Based on government data, 75 percent of the beneficiaries are men.
Soriano also hit
Macapagal-Arroyo’s plan of allotting one to two million hectares of land
“Gusto nila ayusin
ang Konsitusyon para paaygan ang 100% foreign ownership.” (They want
to change the Constitution to allow 100 percent foreign ownership of
Soriano related that
some mothers leave their families to work as domestic helpers in the
cities in order to augment the limited income. “Ang mga nanay hahanap
ng paraan para mabuhay ang pamilya. Iiwan ang mga anak sa kamag-anak,
kapitbahay. Minsan, naaabuso ang aming mga anak na babae.” (Mothers
will find ways to support the family. They will leave their children to
relatives, neighbors. In some cases, our daughters are subjected to
The lifting of
restrictions on rice importation, Soriano said, is tantamount of depriving
them of their livelihood. “Pinapatay ni GMA ang kabuhayan natin.”
(GMA is killing our livelihood sources.)
Bragas-Regalado, chairperson of the Migrante International, said that 65
percent of overseas Filipino workers (OFWs) are women, mostly in the
service sector. Every day, 3,000 Filipinos leave the country to work
Fifteen percent of
the Filipino families are dependent on OFW remittances. The World Bank
estimates OFWs remit USD 8 billion annually.
worked as a domestic helper in Hong Kong for 13 years. She said the Hong
Kong government has persistently
pushed for their wage cut. “We work for 12-16 hours a day,” she said,
usually receiving a monthly salary of P18,000. Of this, they send home
revealed that after 9/11, there has been an intensified crackdown on
illegal immigrants in many countries. Many Filipinos have been detained.
This, she said, have resulted in massive deportation. However, the
Philippine government has only promised to provide free passports and
could not provide job opportunities for the returning OFWs.
Edith Gallardo of the
Samahan ng Maralitang Kababaihang Nagkakaisa (Samakana or
Organization of United Urban Poor Women)-Tatalon Chapter also shares
Regalado’s sentiments. Gallardo sells kakanin (rice cakes) for a
living. Sometimes, she would also sell pancit and boiled peanuts.
She earns P100–P150 a day.
Gallardo said they
usually have sardinas and noodles for meal. Like any other family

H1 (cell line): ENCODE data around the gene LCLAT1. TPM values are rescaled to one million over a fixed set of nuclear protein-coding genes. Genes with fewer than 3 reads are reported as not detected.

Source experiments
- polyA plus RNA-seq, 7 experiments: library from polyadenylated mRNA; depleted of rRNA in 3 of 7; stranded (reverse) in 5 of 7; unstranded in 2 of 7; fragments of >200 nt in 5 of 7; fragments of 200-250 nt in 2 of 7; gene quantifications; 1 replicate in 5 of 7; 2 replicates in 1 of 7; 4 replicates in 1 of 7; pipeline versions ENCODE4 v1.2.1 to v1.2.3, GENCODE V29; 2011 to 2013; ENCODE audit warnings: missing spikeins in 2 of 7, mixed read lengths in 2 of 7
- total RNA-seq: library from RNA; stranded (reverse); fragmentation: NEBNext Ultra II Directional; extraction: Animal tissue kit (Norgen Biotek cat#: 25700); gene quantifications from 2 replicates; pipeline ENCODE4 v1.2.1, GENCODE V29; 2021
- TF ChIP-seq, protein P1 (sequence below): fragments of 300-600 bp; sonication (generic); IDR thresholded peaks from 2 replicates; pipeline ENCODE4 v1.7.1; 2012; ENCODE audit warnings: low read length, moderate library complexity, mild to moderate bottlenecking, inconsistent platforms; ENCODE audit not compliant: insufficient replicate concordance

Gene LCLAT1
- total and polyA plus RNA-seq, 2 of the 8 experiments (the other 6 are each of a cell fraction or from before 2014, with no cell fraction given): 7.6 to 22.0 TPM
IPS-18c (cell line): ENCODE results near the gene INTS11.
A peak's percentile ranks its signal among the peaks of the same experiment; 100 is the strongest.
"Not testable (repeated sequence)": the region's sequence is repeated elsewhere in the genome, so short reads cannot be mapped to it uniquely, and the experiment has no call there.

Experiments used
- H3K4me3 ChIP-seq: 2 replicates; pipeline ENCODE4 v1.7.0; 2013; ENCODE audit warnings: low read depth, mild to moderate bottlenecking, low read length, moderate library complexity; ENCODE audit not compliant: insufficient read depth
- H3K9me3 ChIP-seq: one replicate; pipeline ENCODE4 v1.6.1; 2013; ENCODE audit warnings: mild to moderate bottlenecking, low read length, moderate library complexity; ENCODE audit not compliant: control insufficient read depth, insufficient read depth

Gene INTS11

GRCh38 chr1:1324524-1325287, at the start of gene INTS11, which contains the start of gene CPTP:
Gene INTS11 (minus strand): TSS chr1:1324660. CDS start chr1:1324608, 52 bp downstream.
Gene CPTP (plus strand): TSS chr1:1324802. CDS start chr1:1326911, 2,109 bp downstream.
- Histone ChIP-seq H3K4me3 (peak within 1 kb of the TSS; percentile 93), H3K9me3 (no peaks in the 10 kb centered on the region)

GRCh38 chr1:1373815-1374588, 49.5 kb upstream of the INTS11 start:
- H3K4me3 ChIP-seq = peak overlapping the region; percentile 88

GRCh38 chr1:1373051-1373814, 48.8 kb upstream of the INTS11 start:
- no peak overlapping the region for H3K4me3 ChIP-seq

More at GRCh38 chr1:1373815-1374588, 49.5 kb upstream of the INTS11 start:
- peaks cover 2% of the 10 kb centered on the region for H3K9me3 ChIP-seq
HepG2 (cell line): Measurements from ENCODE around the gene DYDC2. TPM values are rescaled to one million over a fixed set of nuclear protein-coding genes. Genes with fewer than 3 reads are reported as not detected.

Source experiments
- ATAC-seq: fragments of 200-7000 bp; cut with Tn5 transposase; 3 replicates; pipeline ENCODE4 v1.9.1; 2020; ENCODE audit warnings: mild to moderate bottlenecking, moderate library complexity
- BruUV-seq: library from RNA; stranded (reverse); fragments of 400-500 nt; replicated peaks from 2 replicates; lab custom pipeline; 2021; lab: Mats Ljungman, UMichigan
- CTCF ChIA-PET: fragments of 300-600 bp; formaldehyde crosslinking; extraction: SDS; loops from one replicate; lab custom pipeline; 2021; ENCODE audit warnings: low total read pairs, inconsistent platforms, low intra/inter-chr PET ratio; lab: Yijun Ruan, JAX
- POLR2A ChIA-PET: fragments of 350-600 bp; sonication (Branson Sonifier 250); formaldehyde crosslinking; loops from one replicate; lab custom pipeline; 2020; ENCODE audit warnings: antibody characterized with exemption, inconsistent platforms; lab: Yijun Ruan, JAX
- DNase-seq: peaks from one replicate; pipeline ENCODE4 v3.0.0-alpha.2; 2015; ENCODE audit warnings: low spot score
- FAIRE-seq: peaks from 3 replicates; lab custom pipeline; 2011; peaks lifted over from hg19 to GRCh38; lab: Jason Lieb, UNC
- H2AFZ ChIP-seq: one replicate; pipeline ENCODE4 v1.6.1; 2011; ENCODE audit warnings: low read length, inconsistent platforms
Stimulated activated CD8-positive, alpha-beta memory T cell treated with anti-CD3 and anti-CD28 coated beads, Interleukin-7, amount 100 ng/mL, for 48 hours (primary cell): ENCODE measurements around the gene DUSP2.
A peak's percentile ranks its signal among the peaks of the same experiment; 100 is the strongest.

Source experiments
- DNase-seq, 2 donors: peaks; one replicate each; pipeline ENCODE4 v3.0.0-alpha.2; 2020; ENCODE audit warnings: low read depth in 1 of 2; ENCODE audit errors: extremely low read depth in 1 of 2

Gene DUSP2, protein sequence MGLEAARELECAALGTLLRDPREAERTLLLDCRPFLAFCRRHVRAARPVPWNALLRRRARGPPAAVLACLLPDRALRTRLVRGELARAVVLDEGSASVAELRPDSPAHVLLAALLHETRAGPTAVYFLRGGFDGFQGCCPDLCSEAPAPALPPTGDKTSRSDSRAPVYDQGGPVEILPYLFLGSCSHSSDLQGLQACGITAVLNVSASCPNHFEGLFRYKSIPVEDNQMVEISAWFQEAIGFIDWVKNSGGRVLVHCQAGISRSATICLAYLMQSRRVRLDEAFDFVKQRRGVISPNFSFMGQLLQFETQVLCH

living in an urban poor community, they are constantly threatened of
Based on the
estimates by the National Housing Authority, there are 1.41 million
informal settlers in the country. Fifty-two percent of this can be found
in the National Capital Region.
The budget of the
government for housing is a measly P2.74 billion in 2004, accounting for
only 0.30 percent of the national budget. The Macapagal-Arroyo government
promised to build 1.2 million houses for the poor. In her three-year term,
the government only accomplished 73.6 percent of its target or 882,823
units. The figure is only 25 percent of the total house units needed by
the urban poor.
Gallardo also related
the death of her sick mother. “Dinala ko siya sa public hospital,
hiningan ako ng P1,000 pandeposito. Saan ko po kukunin iyon? Namatay siya
na hindi nagagamot.” (I took her to a public hospital. I was asked to
deposit P1,000. Where would I get that? My mother died without receiving
“Pag nakita ko si Gloria, hindi ko siya patatawarin, siya ang pumatay sa
aking nanay.” (When I see Gloria [Macapagal-Arroyo], I will not
forgive her. She was the one who killed my mother.)
The violence against
women continues. In 2004, there were 2,005 cases of sexual abuse reported
to the Philippine National Police (PNP). Documented cases of rape reached
1,228. Meanwhile, cases of sex trafficking and white slavery increased
four times from 2003 to 2004.
Figures from the
Department of Social Welfare and Development (DSWD) on the other hand are
higher. Based on its records, there were 11,526 cases of violence against
women and children in 2004. Ninety percent of the cases filed before the
DSWD were cases of sexual abuse against girls. Of the 3,346 rape cases,
31 percent were cases of incest.
executive director of the Center for Women’s Resources (CWR), said, “The
challenge for women now is how to course the tide in their favor. Each
issue indicates a formidable task of reckoning and action, and clearly,
there are a lot of things to be done. Women should recognize that they
play a decisive role in the transformation of the Philippine society.”
She ends, “The feudal
view has portrayed women as the hand that rocks the cradle. But in this
era and in this trying moment in our country, women is also the same hand
that wields half of the power of the people. President Macapagal-Arroyo
should realize this.” Bulatlat